Thank you all very kindly for your helpful replies!
>But why would you assume that it's all one thing or another?
>Honey may well have been involved as were many other
>process, procedures and chemicals.
**Oh yes, in my opinion the legend of a king who was burried
in a coffin or a big jar [sic] filled with honey goes back on
something more down to earth, namely on the words of some
Classical writers about Mesopotamian funerary rites:
Herodotus (Histories I,198) says about the Babylonians that "with
them, the dead are entombed in honey and their lamentations are
about the same as those of the Egyptians".
Strabo (Geography 16.1.20) says that the Assyrians "bewail the
dead, like the Egyptians and many other nations. They bury the
body in honey, first besmearing it with wax."
As Alexander died in Babylon, these words were applied to
him, and were taken too literally. For I presume that the dead
were only "annointed" or "embalmed" with wax and (perfumed?)
>Cant recall if mummification was used.
It is not explicitly mentioned in ancient texts, but many scholars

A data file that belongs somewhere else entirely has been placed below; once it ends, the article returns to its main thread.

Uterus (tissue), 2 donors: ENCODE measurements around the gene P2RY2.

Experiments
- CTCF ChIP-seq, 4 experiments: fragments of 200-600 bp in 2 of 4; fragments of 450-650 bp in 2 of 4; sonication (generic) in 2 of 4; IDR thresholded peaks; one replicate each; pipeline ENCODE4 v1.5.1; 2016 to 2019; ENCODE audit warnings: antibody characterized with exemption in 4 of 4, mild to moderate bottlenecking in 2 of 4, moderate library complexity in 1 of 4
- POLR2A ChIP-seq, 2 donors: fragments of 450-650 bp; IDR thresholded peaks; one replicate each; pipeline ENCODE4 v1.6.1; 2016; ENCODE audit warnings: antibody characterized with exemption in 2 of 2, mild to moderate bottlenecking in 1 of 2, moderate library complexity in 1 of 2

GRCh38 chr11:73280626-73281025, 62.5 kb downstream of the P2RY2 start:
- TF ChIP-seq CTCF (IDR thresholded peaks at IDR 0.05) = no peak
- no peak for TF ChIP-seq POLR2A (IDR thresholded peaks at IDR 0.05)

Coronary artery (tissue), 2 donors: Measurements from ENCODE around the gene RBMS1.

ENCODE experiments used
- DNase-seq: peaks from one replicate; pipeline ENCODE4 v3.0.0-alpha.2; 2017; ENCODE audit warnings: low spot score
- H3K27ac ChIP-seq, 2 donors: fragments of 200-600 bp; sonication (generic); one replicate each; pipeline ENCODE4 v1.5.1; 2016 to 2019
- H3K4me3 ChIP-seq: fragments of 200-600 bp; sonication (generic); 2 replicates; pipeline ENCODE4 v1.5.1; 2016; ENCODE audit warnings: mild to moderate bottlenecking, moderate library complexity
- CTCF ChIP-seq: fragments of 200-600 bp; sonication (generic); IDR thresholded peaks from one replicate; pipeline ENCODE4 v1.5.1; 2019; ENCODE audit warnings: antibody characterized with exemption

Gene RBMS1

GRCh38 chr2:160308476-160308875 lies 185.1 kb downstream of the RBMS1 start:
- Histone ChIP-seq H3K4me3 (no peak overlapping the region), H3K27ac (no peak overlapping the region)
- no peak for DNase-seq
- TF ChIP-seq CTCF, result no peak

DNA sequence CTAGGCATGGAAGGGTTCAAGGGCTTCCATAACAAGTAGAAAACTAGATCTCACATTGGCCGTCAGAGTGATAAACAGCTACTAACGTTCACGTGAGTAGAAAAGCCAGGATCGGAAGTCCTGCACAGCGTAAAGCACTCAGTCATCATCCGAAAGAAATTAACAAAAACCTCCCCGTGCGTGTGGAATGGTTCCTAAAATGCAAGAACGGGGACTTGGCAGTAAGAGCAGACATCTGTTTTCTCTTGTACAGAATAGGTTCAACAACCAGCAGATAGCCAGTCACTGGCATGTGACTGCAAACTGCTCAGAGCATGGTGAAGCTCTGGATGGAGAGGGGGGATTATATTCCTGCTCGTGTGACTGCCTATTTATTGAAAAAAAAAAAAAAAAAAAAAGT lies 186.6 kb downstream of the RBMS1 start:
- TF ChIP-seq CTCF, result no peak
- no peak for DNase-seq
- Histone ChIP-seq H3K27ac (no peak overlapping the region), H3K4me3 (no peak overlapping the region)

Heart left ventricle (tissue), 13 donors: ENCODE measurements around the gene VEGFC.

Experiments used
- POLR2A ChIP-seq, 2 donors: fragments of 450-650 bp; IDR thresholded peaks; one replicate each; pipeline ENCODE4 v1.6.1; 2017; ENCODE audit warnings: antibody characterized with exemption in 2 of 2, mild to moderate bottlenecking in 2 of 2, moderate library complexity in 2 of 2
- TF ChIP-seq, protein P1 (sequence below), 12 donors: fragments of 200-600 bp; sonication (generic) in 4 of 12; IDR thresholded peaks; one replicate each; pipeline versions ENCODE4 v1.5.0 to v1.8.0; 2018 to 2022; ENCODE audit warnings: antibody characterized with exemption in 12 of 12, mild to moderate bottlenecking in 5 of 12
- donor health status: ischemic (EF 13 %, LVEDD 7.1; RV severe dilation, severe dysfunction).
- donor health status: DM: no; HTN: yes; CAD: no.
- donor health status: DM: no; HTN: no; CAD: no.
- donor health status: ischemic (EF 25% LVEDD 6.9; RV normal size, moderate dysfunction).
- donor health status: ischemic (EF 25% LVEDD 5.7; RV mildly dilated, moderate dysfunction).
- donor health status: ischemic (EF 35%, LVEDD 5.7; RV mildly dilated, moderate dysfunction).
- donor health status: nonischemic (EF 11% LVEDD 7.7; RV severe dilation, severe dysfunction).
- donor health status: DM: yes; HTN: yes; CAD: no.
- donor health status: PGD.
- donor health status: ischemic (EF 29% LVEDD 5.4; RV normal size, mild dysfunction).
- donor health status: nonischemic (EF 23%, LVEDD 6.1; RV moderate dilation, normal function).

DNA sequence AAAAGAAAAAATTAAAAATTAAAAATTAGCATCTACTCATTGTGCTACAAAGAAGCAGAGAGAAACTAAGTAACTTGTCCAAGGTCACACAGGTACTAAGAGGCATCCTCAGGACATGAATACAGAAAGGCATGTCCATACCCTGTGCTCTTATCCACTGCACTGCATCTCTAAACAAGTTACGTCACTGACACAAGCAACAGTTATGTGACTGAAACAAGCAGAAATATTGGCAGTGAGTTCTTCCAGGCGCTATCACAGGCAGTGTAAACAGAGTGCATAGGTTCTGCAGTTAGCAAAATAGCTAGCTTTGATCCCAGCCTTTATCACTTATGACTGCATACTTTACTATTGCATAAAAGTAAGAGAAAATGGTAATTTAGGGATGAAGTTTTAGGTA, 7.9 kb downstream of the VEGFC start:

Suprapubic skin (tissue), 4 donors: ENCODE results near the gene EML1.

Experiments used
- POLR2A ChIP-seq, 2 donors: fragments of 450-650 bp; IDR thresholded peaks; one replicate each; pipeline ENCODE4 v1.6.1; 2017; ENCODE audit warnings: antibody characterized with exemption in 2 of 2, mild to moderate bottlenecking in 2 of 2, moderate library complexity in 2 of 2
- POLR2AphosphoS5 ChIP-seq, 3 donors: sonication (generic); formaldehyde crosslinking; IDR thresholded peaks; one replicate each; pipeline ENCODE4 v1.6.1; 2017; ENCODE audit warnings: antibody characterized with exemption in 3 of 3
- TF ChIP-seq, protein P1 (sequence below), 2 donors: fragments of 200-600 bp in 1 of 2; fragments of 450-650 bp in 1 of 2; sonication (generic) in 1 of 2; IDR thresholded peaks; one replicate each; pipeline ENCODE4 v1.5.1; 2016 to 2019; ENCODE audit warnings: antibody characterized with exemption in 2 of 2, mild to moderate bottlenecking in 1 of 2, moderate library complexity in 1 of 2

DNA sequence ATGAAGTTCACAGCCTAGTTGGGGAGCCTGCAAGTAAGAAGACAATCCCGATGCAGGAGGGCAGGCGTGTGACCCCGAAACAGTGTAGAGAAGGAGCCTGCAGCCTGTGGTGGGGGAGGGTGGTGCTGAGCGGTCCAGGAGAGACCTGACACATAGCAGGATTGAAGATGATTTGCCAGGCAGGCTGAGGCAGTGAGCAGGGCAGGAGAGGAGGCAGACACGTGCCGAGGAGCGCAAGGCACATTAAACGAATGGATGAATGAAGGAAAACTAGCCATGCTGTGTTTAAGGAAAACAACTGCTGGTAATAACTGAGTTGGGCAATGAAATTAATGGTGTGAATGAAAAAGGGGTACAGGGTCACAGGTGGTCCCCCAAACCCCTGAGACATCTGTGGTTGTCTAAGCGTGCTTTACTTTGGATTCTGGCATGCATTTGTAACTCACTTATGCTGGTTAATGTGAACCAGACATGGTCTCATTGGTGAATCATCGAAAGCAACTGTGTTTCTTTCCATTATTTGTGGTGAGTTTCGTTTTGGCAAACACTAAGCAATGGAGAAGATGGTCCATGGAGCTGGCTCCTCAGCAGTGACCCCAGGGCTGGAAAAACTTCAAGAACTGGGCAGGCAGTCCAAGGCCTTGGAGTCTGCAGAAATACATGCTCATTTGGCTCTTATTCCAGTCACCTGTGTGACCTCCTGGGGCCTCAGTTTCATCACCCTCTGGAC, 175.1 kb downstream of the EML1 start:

Alexander's funerary rites in Babylon took quite a while,
as the cart on which he was placed was very luxuruous.
On this cart his body made a 'tour' through his realm.
Classical opinions on what the final destination was (Macedonia
or Egypt) differ, but Ptolemy of Egypt 'kidnapped' the
body in Syria and buried it in Memphis, later transfering
it to Alexandria - and it was lost from history there after the
3rd c. AD. Before that, Roman Emperors were said to visit
the tomb and gaze at the body, and the later Augustus even
accidentally broke off a piece of the nose.... Anyway, the
lenghty tour alone seems to have required some kind of
mummification or embalming, and the same for the exhibition.